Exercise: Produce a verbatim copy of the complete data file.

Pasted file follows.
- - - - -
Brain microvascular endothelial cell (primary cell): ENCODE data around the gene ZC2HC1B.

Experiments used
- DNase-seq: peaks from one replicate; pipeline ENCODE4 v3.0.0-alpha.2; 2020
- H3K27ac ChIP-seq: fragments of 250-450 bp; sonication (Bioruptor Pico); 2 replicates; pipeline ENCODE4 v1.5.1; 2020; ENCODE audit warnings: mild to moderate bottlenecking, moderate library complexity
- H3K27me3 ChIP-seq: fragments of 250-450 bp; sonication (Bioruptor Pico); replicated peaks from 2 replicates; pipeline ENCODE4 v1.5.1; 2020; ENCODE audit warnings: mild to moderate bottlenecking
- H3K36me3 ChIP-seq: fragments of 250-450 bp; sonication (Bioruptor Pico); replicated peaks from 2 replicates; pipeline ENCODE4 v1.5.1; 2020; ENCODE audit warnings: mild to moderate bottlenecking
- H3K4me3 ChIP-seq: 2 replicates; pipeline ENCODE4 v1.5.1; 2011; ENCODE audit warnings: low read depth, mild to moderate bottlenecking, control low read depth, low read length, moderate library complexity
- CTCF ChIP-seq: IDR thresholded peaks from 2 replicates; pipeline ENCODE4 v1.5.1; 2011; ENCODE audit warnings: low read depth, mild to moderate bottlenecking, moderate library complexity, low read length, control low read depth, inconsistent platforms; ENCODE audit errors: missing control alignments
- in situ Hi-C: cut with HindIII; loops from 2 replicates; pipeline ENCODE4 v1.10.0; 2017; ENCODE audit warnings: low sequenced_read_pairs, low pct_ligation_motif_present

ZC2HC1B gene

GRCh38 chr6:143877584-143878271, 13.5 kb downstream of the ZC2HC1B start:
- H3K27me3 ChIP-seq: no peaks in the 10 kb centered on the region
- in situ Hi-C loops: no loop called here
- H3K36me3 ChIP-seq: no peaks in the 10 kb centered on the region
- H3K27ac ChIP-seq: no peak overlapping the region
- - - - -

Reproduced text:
Brain microvascular endothelial cell (primary cell): ENCODE data around the gene ZC2HC1B.

Experiments used
- DNase-seq: peaks from one replicate; pipeline ENCODE4 v3.0.0-alpha.2; 2020
- H3K27ac ChIP-seq: fragments of 250-450 bp; sonication (Bioruptor Pico); 2 replicates; pipeline ENCODE4 v1.5.1; 2020; ENCODE audit warnings: mild to moderate bottlenecking, moderate library complexity
- H3K27me3 ChIP-seq: fragments of 250-450 bp; sonication (Bioruptor Pico); replicated peaks from 2 replicates; pipeline ENCODE4 v1.5.1; 2020; ENCODE audit warnings: mild to moderate bottlenecking
- H3K36me3 ChIP-seq: fragments of 250-450 bp; sonication (Bioruptor Pico); replicated peaks from 2 replicates; pipeline ENCODE4 v1.5.1; 2020; ENCODE audit warnings: mild to moderate bottlenecking
- H3K4me3 ChIP-seq: 2 replicates; pipeline ENCODE4 v1.5.1; 2011; ENCODE audit warnings: low read depth, mild to moderate bottlenecking, control low read depth, low read length, moderate library complexity
- CTCF ChIP-seq: IDR thresholded peaks from 2 replicates; pipeline ENCODE4 v1.5.1; 2011; ENCODE audit warnings: low read depth, mild to moderate bottlenecking, moderate library complexity, low read length, control low read depth, inconsistent platforms; ENCODE audit errors: missing control alignments
- in situ Hi-C: cut with HindIII; loops from 2 replicates; pipeline ENCODE4 v1.10.0; 2017; ENCODE audit warnings: low sequenced_read_pairs, low pct_ligation_motif_present

ZC2HC1B gene

GRCh38 chr6:143877584-143878271, 13.5 kb downstream of the ZC2HC1B start:
- H3K27me3 ChIP-seq: no peaks in the 10 kb centered on the region
- in situ Hi-C loops: no loop called here
- H3K36me3 ChIP-seq: no peaks in the 10 kb centered on the region
- H3K27ac ChIP-seq: no peak overlapping the region